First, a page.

Wilfred Owen: A New Biography Review

Wilfred Owen: A New Biography
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Wilfred Owen: A New Biography ReviewThere's not much that can be said about Wilfred Owen that shouldn't have already been said. Yet the life of this brilliant poet, which was cut short just before the armistice that ended World War I, remains unknown to far too many. Wilfred Owen is referred to as a "soldier-poet" of WWI, which includes him in the company of such literary standards as Rupert Brooke, Robert Graves and Siegfried Sassoon. But, as perhaps the greatest poet among the three, he is the least known. Dominic Hibberd's new biography will hopefully set that to rights.
I first fell in love with Wilfred Owen's poetry when I read "Dulce et Decorum est." I found his imagery real and terrifying as it spoke to the true brutality and horrors of "modern" warfare. (The poem is a description of a soldier dying in a gas attack.) Throughout the years I have read much on WWI and on the soldier-poets, but nothing has come as close to so vividly portraying the life of one of them as Hibberd's new biography.
Hibberd begins his very thorough telling of Owen's life, starting with his familial background and youth, and working his way through Owen's years as a parish assistant and his numerous attempts to gain a university education. It seems a long time before we are to encounter Wilfred as a soldier, but Hibberd builds a solid base that explains Wilfred's personality and his attitude towards poetry. Owen's devoutly Evangelical mother had wished her son to enter the service of the church, but after his time in Dunsden, Owen found it increasingly hard to reconcile his Christian faith with his love of literature, finding the two to oppose each other. His one desire in life was to be a poet, and upon entering the English army, he probably had no idea that his voice would come through war. Only a few of Owen's poems (five) were published in his lifetime and after his untimely death, his poetry was collected and published in the 20s and 30s. Afterwards, he seems to disappear entirely from the literary map until a renewed interest in his work arose in the 1960s; an appropriate time since another "war to end all wars" was being fought in Vietnam.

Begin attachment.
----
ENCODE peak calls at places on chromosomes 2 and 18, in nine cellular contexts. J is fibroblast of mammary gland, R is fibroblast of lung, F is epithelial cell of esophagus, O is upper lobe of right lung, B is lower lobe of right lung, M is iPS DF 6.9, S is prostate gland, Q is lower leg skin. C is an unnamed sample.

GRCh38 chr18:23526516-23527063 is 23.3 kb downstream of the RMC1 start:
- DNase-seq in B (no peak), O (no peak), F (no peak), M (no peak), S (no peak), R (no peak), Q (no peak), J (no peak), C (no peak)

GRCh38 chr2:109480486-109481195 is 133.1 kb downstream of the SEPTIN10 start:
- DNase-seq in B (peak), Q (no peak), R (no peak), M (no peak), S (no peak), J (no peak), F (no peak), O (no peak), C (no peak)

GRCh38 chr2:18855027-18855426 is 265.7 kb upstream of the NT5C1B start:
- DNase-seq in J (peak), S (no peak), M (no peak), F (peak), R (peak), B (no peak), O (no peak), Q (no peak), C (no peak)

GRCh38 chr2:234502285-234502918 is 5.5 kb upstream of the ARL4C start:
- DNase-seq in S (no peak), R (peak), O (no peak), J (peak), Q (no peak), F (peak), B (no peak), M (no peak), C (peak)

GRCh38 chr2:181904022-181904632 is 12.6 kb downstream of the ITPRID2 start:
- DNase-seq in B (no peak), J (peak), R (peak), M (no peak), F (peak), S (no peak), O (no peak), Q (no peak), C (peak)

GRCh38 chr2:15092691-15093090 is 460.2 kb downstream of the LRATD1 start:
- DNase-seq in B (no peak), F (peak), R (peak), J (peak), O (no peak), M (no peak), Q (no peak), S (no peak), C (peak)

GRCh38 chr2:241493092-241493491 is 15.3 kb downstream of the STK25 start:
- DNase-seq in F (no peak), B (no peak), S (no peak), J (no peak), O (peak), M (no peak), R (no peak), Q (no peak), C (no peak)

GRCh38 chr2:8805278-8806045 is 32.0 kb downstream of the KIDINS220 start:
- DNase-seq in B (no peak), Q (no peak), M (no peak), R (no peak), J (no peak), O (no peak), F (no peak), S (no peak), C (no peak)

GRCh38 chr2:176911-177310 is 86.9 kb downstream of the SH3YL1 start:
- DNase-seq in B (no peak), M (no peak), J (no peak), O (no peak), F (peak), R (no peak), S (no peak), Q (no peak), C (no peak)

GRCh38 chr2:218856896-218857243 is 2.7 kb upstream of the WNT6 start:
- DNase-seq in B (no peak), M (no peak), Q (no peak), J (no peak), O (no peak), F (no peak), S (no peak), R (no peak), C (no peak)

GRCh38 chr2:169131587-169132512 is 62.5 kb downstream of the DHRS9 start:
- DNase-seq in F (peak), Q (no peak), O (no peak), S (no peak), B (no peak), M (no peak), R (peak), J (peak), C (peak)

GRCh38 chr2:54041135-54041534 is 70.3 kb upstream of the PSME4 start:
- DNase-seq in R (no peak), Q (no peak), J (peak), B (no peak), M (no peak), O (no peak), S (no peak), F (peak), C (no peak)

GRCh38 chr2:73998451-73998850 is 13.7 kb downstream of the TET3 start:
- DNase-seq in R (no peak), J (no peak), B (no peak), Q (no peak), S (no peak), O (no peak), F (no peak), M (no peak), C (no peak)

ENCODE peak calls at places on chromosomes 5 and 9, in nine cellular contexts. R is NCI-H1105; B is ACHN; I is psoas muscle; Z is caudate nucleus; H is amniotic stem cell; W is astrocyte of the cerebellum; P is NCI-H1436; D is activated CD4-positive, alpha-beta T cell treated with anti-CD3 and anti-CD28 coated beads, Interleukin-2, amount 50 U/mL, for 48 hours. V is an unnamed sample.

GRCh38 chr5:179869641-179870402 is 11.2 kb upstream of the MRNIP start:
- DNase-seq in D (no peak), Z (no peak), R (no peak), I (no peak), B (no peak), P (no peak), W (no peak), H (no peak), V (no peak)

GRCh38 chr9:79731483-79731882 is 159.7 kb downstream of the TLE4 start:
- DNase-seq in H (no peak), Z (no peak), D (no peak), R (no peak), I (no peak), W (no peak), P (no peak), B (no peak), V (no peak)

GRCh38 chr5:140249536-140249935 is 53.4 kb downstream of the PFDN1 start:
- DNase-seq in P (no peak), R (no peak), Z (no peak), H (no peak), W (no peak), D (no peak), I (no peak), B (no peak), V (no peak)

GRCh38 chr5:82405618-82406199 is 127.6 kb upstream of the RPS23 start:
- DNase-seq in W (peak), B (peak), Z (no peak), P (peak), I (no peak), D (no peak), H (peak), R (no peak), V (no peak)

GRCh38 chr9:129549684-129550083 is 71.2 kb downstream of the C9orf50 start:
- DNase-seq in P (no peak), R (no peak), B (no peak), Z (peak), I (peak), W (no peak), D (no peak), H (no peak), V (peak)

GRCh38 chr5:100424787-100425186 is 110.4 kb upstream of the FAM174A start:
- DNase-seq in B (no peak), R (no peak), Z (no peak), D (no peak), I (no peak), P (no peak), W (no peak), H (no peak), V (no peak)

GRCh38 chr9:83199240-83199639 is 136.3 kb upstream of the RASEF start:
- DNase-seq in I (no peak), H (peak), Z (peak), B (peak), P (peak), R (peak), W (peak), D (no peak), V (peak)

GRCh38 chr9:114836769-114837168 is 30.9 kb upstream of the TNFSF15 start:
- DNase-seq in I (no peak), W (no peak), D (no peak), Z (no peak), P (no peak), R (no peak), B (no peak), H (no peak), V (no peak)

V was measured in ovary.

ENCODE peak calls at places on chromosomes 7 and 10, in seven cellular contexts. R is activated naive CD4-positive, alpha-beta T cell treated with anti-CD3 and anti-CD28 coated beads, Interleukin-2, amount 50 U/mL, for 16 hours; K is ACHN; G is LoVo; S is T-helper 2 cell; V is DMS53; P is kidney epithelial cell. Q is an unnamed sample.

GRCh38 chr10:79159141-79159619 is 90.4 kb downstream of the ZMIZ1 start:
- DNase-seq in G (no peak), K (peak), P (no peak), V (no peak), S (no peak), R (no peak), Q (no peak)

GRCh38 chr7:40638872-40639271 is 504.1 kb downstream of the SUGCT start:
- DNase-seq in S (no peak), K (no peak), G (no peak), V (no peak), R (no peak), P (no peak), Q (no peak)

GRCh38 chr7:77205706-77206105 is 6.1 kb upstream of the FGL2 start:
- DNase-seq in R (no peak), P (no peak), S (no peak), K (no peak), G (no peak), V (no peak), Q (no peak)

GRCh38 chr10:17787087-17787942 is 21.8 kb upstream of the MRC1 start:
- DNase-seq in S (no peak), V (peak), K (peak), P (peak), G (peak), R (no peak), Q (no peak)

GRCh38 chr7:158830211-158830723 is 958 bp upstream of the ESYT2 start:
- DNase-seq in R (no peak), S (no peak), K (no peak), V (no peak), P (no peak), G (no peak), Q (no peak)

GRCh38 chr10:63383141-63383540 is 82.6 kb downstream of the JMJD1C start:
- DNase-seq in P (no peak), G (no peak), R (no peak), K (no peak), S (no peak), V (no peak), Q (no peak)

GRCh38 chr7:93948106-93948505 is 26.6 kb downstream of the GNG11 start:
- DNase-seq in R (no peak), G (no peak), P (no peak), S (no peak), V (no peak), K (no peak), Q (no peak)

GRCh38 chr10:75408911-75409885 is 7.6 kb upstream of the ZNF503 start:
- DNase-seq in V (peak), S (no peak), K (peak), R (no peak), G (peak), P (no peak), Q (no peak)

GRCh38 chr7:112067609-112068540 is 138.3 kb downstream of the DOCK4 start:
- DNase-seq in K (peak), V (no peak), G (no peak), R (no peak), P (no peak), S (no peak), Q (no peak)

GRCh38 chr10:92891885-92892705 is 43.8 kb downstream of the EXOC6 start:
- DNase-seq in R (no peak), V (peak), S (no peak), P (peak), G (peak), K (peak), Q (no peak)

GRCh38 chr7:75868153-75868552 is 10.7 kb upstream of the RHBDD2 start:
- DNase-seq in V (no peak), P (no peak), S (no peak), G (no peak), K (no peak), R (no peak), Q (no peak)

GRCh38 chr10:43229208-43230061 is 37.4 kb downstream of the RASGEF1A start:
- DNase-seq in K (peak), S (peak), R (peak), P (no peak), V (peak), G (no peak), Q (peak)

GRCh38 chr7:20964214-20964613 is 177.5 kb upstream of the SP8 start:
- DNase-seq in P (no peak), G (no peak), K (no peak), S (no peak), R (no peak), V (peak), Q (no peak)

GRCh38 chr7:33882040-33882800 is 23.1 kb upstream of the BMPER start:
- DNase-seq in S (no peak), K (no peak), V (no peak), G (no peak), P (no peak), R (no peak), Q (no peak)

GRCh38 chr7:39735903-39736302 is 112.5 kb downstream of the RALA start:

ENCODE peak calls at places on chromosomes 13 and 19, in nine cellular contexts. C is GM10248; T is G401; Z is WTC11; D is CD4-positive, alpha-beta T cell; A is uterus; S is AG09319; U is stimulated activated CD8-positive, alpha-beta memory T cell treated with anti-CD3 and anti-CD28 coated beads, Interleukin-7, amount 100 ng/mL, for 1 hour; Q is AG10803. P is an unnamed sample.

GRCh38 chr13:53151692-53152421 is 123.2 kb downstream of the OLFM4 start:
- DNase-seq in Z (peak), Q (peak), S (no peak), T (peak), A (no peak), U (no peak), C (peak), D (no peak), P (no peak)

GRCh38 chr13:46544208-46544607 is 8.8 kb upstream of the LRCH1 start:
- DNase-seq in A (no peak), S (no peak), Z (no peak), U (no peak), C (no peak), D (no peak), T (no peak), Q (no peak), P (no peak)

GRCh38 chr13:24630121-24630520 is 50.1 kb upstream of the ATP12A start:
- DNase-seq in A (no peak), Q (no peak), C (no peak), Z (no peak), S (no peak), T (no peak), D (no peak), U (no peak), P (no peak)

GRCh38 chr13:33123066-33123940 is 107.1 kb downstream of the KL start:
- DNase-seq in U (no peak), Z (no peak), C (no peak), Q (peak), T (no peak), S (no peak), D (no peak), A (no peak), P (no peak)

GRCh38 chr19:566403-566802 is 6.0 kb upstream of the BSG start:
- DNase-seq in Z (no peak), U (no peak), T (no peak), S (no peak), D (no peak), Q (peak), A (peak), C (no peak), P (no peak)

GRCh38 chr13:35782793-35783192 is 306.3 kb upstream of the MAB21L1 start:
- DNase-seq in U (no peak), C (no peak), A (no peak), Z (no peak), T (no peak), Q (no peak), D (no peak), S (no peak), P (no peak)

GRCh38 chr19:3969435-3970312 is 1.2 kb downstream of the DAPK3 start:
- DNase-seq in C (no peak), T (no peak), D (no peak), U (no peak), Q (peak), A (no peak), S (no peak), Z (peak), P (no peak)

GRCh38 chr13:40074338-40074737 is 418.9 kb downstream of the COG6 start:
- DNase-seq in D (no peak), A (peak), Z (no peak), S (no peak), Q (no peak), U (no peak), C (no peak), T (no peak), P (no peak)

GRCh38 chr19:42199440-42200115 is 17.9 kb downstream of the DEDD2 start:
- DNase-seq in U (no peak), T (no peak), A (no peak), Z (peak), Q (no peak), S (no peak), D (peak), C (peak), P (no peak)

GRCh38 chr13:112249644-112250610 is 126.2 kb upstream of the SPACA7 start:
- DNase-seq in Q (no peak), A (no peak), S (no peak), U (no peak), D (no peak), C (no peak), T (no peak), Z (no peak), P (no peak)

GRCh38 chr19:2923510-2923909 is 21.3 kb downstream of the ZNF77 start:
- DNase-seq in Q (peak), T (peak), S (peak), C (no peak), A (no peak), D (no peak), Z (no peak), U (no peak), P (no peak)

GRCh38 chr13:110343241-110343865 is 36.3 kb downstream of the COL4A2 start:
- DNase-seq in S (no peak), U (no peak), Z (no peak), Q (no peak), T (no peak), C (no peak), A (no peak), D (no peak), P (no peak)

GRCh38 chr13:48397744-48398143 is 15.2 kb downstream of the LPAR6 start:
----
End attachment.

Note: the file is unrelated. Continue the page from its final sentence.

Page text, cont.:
The one area of dicord I take with this biography concerns Owen's sexuality. In the book jacket, and several times throughout the book, Hibberd states that Owen was a homosexual. This is evidently shown through his connections with various personages who were homosexuals, including his friend and mentor, fellow soldier and poet, Siegfried Sassoon. While I don't doubt that this was the truth regarding Owen's sexuality, Hibberd seems a little over-insistent with too little to back it up. Yet perhaps this is due to the inconsistencies that exist in the mystery surrounding Wilfred Owen. Hibberd makes it known that much was done by Owen's brother Harold to paint his brother (as well as himself and the family name) in a better light. As curator of his brother's letters, Harold took great pains to destroy any references that could be suspicious, which must include references to Owen's sexual preferences. As seemingly complete as this biography is, Hibberd himself points out in his epilogue that there are facts about Owen's life that we may never know.
This book is an engaging read for any fan of World War I or any fan of poetry. The literary world is much indebted to Owen, whose poetry spoke the truth in a time or darkness, and whose innovations with style and technique were revered by the very poets he once emulated. If only the literary world was aware of this. Perhaps Dominic Hibberd's book will finally grant Owen his distinguished place and well-deserved fame in modern literature.Wilfred Owen: A New Biography OverviewMr. Hibberd's new biography of the Great War's greatest poet, based on more than thirty years of wide-ranging research, brings new information and reinterpretation to virtually every phase of Owen's life--carefully guarded by family and friends after his death. Although Dominic Hibberd modestly says that his book 'is not, of course, definitive,' it is hard to see how it could be improved upon. --Times Literary Supplement

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